A while ago I created a virtual machine (VM) under VMware 5.1 with Ubuntu as the guest OS. I wasn't giving the task my full attention and I made a couple choices without thinking when setting this one up. The problem I ended up with is that I only allocated about 10GB to the VM which, while certainly enough for the initial task, was nowhere near enough space as I started using the machine more heavily. Its easy enough in VMware to just allocate more disk space to the VM, but you still need to configure the guest to use that extra space.
If you're familiar with Windows, you might know that ever since Vista (2006) you can change the size of a dynamic disk in the Disk Management GUI in Computer Management where you can right-click on a volume and click Extend Volume on a live mounted volume. This is only possible if the disk has been set as (or converted to) a dynamic volume. "...basic partitions are confined to one disk and their size is fixed. Dynamic volumes allow to adjust size and to add more free space either from the same disk or another physical disk." The dynamic disk was introduced in Windows 2000, but is not supported on portable computers and indeed, the option to convert a disk to a dynamic disk isn't even available on a portable computer.
Turns out that Linux has had logical disk management functionality a bit longer (1998). I find the fact that I've never had a need to learn anything about this feature until now mildly interesting.
When I set up my Ubuntu guest I had chosen to use LVM (actually in Ubuntu 12.04 LTS its the lvm2 package) which stands for Logical Volume Manager. I remember seeing the option during setup, vaugely wondering if I should think about it a bit, maybe learn something... and having my attention snapped elsewhere decided to just click OK and move on. To be honest, I haven't really ever had any need to care whether I used LVM or not and in most cases where it was an option I'm sure I already have used it, but I don't often need to go mucking around in my partition table since I'm not running any large hard disk farms with hot swappable drives on linux (and certainly not at home) and by the time I need to think about increasing partition size I'm usually buying a new disk anyway. As I'm finding myself running more VMs lately I'm sure that will begin to change.
Since I really only wanted to extend a Logical Volume that already existed, which was in a Volume Group that already existed, I wasted a bunch of time trying to create new partitions and new volumes (following all the tutorials I read) which I ultimately had to learn how to destroy. All I really needed was to "extend" the root partition and "resize" the partition table on it to match its new extent. I was able to use the following command to "extend" the drive to match the allocation I'd set in VMware for the machine foo while it was mounted and running.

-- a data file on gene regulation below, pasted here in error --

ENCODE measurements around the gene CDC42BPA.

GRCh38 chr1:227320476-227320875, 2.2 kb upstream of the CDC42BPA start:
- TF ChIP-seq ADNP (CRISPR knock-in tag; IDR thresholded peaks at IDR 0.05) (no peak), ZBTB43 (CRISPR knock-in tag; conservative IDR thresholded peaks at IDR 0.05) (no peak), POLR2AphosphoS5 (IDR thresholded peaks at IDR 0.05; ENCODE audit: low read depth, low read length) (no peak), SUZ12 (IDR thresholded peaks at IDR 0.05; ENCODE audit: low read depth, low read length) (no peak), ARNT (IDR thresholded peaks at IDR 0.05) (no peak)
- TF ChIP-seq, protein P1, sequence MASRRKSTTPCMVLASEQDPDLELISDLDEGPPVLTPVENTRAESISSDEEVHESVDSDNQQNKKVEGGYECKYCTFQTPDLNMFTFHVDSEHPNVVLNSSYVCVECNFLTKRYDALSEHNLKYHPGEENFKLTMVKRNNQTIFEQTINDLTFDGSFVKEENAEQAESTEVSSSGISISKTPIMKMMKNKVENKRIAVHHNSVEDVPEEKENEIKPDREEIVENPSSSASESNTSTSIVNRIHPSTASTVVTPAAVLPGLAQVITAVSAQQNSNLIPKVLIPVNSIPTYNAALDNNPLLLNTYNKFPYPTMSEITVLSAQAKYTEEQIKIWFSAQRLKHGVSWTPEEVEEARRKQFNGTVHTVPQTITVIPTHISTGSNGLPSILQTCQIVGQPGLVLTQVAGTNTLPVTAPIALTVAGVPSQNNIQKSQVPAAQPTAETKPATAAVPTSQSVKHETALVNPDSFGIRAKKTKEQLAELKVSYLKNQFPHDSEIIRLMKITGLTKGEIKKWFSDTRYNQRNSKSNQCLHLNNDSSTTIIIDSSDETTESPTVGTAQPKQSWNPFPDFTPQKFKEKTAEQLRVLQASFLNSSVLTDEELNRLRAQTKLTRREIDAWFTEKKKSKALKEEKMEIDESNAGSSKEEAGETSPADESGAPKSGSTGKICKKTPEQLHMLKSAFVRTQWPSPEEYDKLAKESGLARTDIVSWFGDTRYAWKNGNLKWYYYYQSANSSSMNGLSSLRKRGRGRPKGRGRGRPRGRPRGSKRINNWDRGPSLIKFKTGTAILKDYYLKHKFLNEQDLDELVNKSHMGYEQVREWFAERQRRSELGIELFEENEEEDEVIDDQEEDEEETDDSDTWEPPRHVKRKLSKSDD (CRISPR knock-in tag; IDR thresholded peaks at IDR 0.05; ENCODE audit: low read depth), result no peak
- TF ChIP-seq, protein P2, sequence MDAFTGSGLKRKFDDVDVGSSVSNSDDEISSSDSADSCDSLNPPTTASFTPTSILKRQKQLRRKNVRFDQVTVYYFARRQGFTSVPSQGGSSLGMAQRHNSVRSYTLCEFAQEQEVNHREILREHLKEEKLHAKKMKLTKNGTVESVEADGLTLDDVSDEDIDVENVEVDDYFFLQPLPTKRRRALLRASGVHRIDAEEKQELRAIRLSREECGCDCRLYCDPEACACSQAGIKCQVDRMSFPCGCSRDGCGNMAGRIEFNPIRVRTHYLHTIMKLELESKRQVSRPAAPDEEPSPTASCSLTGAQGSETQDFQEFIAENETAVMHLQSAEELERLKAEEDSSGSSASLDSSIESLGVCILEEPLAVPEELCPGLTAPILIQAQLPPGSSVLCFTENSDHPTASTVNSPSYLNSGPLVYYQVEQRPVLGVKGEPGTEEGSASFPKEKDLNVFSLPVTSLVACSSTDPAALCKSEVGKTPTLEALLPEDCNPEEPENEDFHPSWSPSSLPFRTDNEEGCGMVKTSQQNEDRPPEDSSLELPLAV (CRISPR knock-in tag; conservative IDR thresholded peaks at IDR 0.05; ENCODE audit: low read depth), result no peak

nate@foo:~$ sudo lvextend -L30G /dev/mapper/foo-root
[sudo] password for nate: Extending logical volume root to 30.00 GiB Logical volume root successfully resized
But when I tried to complete the next step, running resize2fs, even though LVM is supposed to work on a mounted disk, I got an error saying I needed to unmount the disk when I tried to run it. Turns out there is an online resizing kernel patch which you can try, but its a use-at-your-own-risk thing, and we're talking about my data here! In my case the partition I was to resize has the OS on it, so to unmount the disk I ended up powering the VM down and booting up with a live linux ISO so the drive wouldn't be mounted and I could mess with it from the live ISO's terminal. The live ISO I had didn't have the lvm tools installed, so had to install them first:
ubuntu@ubuntu:~$ sudo apt-get install lvm2
When I tried to run resize2fs this time I got the following advice:
ubuntu@ubuntu:~$ sudo resize2fs /dev/foo/root
resize2fs 1.42 (29-Nov-2011) Please run 'e2fsck -f /dev/foo/root' first.
ubuntu@ubuntu:~$ sudo e2fsck -f /dev/foo/root
e2fsck 1.42 (29-Nov-2011) Pass 1: Checking inodes, blocks, and sizes Pass 2: Checking directory structure Pass 3: Checking directory connectivity Pass 4: Checking reference counts Pass 5: Checking ground summary information /dev/foo/root: 361990/1310720 files (0.9% non-contiguous), 2065702/52420 blocks
So that I could then run:
ubuntu@ubuntu:~$ sudo resize2fs /dev/foo/root
resize2fs 1.42 (29-Nov-2011) Resizing the filesystem on /dev/foo/root to 7864320 (4k) blocks. The filesystem on /dev/foo/root is now 7864320 blocks long.Rebooting, and checking:
nate@foo:~$ df -h
Filesystem Size Used Avail Use% Mounted on /dev/mapper/foo-root 30G 7.6G 21G 27% /
Now I've got the space I needed!